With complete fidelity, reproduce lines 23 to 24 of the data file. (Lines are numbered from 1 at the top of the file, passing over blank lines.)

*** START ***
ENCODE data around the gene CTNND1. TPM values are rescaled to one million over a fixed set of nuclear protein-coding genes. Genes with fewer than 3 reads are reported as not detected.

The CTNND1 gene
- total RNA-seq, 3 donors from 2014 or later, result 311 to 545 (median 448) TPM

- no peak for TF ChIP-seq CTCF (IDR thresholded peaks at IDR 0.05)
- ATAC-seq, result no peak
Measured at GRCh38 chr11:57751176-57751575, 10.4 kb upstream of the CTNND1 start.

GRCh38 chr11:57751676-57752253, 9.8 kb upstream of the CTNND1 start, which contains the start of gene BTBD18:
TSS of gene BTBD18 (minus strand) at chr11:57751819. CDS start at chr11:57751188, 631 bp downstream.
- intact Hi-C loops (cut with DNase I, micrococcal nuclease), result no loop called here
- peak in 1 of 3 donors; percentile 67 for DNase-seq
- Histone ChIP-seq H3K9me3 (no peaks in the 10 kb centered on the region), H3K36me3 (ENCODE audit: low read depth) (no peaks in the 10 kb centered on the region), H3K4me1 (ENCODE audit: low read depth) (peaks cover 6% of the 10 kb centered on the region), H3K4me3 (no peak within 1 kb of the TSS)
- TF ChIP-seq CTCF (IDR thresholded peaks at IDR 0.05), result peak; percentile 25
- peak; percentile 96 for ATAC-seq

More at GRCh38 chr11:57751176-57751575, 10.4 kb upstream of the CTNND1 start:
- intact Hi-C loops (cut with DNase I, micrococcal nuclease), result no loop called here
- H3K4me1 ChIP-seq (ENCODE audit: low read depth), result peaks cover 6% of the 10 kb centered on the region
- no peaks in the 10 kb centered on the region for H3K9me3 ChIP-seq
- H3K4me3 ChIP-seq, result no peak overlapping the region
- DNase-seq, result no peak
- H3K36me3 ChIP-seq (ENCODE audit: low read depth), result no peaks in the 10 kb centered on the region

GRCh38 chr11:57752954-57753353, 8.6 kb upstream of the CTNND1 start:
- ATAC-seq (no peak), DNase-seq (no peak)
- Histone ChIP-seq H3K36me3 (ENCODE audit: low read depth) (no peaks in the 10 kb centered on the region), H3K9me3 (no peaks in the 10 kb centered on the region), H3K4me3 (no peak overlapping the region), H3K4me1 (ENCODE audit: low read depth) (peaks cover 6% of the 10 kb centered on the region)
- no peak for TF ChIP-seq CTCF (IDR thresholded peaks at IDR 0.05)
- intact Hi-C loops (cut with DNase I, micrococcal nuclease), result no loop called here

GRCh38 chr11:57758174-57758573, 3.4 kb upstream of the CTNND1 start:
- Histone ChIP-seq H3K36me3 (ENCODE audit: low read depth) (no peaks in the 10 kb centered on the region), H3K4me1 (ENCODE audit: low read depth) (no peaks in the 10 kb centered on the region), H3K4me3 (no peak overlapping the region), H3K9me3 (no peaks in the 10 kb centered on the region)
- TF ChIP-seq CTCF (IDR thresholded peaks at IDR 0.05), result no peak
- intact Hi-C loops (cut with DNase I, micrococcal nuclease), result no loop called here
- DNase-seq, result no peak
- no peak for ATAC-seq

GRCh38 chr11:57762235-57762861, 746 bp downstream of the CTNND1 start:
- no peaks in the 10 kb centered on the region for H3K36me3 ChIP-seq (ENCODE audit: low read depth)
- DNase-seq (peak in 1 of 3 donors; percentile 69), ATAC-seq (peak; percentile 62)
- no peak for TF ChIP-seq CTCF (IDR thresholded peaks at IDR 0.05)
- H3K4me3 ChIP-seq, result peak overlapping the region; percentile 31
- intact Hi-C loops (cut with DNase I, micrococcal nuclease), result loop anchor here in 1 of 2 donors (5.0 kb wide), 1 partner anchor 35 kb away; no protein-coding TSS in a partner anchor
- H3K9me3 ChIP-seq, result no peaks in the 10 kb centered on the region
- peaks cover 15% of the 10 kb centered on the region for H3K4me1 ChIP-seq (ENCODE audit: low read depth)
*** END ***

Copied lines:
- Histone ChIP-seq H3K36me3 (ENCODE audit: low read depth) (no peaks in the 10 kb centered on the region), H3K9me3 (no peaks in the 10 kb centered on the region), H3K4me3 (no peak overlapping the region), H3K4me1 (ENCODE audit: low read depth) (peaks cover 6% of the 10 kb centered on the region)
- no peak for TF ChIP-seq CTCF (IDR thresholded peaks at IDR 0.05)